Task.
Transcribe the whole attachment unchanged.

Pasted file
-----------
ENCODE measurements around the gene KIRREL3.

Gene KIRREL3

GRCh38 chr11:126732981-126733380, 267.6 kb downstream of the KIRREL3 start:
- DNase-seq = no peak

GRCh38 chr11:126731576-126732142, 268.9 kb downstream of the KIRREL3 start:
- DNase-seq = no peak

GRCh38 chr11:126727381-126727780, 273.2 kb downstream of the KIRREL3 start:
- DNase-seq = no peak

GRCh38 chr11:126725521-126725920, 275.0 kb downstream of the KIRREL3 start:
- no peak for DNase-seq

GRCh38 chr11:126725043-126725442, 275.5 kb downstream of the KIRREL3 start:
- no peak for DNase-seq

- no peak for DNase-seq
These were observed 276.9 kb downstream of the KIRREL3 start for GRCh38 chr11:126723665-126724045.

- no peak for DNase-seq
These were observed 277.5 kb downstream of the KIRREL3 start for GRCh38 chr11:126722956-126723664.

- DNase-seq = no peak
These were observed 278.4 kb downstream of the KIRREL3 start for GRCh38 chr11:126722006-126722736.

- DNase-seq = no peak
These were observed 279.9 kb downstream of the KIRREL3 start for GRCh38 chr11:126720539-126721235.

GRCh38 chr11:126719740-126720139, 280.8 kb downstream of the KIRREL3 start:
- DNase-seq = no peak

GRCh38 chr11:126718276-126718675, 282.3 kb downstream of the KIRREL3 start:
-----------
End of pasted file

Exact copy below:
ENCODE measurements around the gene KIRREL3.

Gene KIRREL3

GRCh38 chr11:126732981-126733380, 267.6 kb downstream of the KIRREL3 start:
- DNase-seq = no peak

GRCh38 chr11:126731576-126732142, 268.9 kb downstream of the KIRREL3 start:
- DNase-seq = no peak

GRCh38 chr11:126727381-126727780, 273.2 kb downstream of the KIRREL3 start:
- DNase-seq = no peak

GRCh38 chr11:126725521-126725920, 275.0 kb downstream of the KIRREL3 start:
- no peak for DNase-seq

GRCh38 chr11:126725043-126725442, 275.5 kb downstream of the KIRREL3 start:
- no peak for DNase-seq

- no peak for DNase-seq
These were observed 276.9 kb downstream of the KIRREL3 start for GRCh38 chr11:126723665-126724045.

- no peak for DNase-seq
These were observed 277.5 kb downstream of the KIRREL3 start for GRCh38 chr11:126722956-126723664.

- DNase-seq = no peak
These were observed 278.4 kb downstream of the KIRREL3 start for GRCh38 chr11:126722006-126722736.

- DNase-seq = no peak
These were observed 279.9 kb downstream of the KIRREL3 start for GRCh38 chr11:126720539-126721235.

GRCh38 chr11:126719740-126720139, 280.8 kb downstream of the KIRREL3 start:
- DNase-seq = no peak

GRCh38 chr11:126718276-126718675, 282.3 kb downstream of the KIRREL3 start: